The WNO production of Don Giovanni is a perfect first step into the world of opera, recommended for all.
In the Welsh National Opera’s production of Mozart’s Don Giovanni, no phrase rings truer than ‘hell hath no fury like a woman scorned‘. Don Giovanni follows Mozart’s tale of the 17th Century ‘sex-scapades’ of a seductive young noble with no moral compass, famed for bedding over two thousand women (often with dubious consent), leaving anger and heartbreak wherever he goes.
Opera is often renowned as being the most intimidating of the arts, and as wisely stated in the film Pretty Woman, “If they love it they’ll always love it. If they don’t, they may learn to appreciate it, but it will never become part of their soul.” Heading into the performance with an open and curious mind, accompanied by my much more informed opera-loving grandma as my guide and co-reviewer, Don Giovanni fast became an experience in which I learnt that Opera is in fact, something I now love.
The velvet curtains part and the stage is set to the scene of a candle-lit night on the ramparts of a villa, with elegant vocals filling the room as a couple rushes onto the balcony. In the dead of night, the lust filled Don Giovanni (Andrei Kymach) has entered the room of the young heiress Donna Anna (Marina Monzo) and raped her. As she cries for help, her father (James Platt) rushes to her aid but is cruelly murdered by Giovanni as he makes his escape, accompanied by his exasperated servant Leporello. We soon learn that Leporello (Simon Bailey) is no stranger to the Don’s wicked ways, and despite harbouring frustration and jealousy towards Giovanni’s womanising, he dutifully supports his master in continuing his crimes with a comedic flair.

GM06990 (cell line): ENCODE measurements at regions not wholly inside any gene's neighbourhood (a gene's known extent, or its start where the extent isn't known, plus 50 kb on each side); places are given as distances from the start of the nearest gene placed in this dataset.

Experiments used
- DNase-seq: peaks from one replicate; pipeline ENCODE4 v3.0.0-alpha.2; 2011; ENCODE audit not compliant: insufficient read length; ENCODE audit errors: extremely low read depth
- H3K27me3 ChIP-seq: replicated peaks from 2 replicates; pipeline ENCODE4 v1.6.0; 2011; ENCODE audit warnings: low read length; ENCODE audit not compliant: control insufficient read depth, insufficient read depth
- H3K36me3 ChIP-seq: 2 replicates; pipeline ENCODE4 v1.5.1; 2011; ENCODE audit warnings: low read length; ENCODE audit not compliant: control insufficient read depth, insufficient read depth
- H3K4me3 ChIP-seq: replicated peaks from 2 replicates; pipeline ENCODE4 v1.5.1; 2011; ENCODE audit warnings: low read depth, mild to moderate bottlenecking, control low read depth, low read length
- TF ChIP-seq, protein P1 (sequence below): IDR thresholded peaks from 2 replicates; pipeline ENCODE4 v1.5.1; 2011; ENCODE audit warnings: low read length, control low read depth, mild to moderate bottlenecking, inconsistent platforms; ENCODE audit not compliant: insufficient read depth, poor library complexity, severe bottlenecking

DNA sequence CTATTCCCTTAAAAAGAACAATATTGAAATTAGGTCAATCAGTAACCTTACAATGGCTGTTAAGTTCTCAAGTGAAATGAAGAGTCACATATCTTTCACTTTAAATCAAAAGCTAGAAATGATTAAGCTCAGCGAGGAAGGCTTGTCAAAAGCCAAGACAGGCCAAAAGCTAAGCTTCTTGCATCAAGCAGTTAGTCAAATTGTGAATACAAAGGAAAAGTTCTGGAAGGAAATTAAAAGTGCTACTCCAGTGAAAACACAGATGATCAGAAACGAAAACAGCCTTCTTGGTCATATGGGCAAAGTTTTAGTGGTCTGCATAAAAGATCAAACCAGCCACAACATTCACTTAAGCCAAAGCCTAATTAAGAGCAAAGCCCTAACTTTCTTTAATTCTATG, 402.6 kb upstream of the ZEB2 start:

The grieving Donna Anna and her betroved Don Ottavio (Kenneth Tarver) are now left in an engagement that is held tightly together by a vow to find and enact revenge on her fathers assassin. Don Giovanni is later pursued throughout the town by his enraged wife Donna Elvira (Meeta Raval) who has recently learnt of his affairs, and vows to not rest until the world knows of his crimes against women. Don Giovanni again seduces and rapes a young bride, Zerlina (Isabelle Peters), on her wedding day, and her infuriated cuckholded husband Massetto (James Atkinson) leads a collective of villagers and nobles who too seek his blood. From the very beginning, it is clear that revenge will be carried out on Don Giovanni, but by who remains the mystery that keeps the audience patiently waiting for his comeuppance.
Throughout the performance, it is the female vocalists whose voices shine through the most confidently, often with elegance, strength and anguish. Meeta Raval is an excellently expressive Donna Elvira, and the chaos that her character brings as her emotions fluctuate between longing and vengeful fury is as endearing as it is entertaining to watch. Zerlina and Massetto are well matched, whilst Don Ottavio and Donna Annas performances are powerful and beautifully interweaved with feelings of heartbreak and a desire to love again. Andrei Kymach gives a good performance as Don Giovanni, although at times Leporetto seemed to appear the more consistently vocally strong and engaging of the pair, especially during one scene in which Leporetto must impersonate Don Giovanni in an attempt to seduce Donna Elvira. From these descriptions, the web of love triangles and revenge plots may seem difficult to navigate, but the performance flows well and is supported by a set which relies on it’s lighting to set the scene, with large props only ever fluctuating between castle ramparts, heavy wooden doors, or rocks for the occasional outdoor setting. In my opinion, perhaps more could have been offered here in terms of creating a clear environment for its characters to exist in. The choreography of fight scenes also felt unconvincing or weakly carried out, making it hard to tell the difference between characters playfully swatting each other with props and when characters were truly injured by another.
This performance provides an intriguing insight towards the power structures and gender roles of bygone times, all tightly wound up in the god-fearing, sin avoiding contexts of Mozart’s time. I would confidently recommend to others as a good first step into Opera.